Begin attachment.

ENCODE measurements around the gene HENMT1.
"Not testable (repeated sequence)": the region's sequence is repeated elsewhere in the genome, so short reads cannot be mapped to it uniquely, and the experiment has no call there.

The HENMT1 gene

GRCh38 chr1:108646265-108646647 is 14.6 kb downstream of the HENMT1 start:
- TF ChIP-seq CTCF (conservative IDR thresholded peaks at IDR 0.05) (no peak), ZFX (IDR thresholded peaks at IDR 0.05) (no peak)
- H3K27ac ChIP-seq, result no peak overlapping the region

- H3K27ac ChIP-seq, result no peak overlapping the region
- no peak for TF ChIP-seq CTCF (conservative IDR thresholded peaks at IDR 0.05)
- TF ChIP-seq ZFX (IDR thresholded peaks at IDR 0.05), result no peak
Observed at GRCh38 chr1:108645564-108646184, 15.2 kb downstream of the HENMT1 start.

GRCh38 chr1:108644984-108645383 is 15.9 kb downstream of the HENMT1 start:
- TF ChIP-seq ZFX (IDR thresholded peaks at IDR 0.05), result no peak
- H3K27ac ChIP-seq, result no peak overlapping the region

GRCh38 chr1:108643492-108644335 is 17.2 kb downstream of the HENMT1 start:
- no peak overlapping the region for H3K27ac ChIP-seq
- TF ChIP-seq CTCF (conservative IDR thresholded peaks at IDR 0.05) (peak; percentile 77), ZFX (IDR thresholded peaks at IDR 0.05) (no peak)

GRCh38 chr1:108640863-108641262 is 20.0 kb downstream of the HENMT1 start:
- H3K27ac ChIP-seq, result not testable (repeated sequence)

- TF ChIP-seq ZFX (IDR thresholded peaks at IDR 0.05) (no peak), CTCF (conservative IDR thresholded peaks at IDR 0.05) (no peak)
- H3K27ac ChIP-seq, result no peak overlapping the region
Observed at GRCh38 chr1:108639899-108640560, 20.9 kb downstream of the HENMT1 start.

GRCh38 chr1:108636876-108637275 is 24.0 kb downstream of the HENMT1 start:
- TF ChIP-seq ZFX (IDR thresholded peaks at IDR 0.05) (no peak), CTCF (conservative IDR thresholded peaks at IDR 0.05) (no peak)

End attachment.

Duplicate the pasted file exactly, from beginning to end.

ENCODE measurements around the gene HENMT1.
"Not testable (repeated sequence)": the region's sequence is repeated elsewhere in the genome, so short reads cannot be mapped to it uniquely, and the experiment has no call there.

The HENMT1 gene

GRCh38 chr1:108646265-108646647 is 14.6 kb downstream of the HENMT1 start:
- TF ChIP-seq CTCF (conservative IDR thresholded peaks at IDR 0.05) (no peak), ZFX (IDR thresholded peaks at IDR 0.05) (no peak)
- H3K27ac ChIP-seq, result no peak overlapping the region

- H3K27ac ChIP-seq, result no peak overlapping the region
- no peak for TF ChIP-seq CTCF (conservative IDR thresholded peaks at IDR 0.05)
- TF ChIP-seq ZFX (IDR thresholded peaks at IDR 0.05), result no peak
Observed at GRCh38 chr1:108645564-108646184, 15.2 kb downstream of the HENMT1 start.

GRCh38 chr1:108644984-108645383 is 15.9 kb downstream of the HENMT1 start:
- TF ChIP-seq ZFX (IDR thresholded peaks at IDR 0.05), result no peak
- H3K27ac ChIP-seq, result no peak overlapping the region

GRCh38 chr1:108643492-108644335 is 17.2 kb downstream of the HENMT1 start:
- no peak overlapping the region for H3K27ac ChIP-seq
- TF ChIP-seq CTCF (conservative IDR thresholded peaks at IDR 0.05) (peak; percentile 77), ZFX (IDR thresholded peaks at IDR 0.05) (no peak)

GRCh38 chr1:108640863-108641262 is 20.0 kb downstream of the HENMT1 start:
- H3K27ac ChIP-seq, result not testable (repeated sequence)

- TF ChIP-seq ZFX (IDR thresholded peaks at IDR 0.05) (no peak), CTCF (conservative IDR thresholded peaks at IDR 0.05) (no peak)
- H3K27ac ChIP-seq, result no peak overlapping the region
Observed at GRCh38 chr1:108639899-108640560, 20.9 kb downstream of the HENMT1 start.

GRCh38 chr1:108636876-108637275 is 24.0 kb downstream of the HENMT1 start:
- TF ChIP-seq ZFX (IDR thresholded peaks at IDR 0.05) (no peak), CTCF (conservative IDR thresholded peaks at IDR 0.05) (no peak)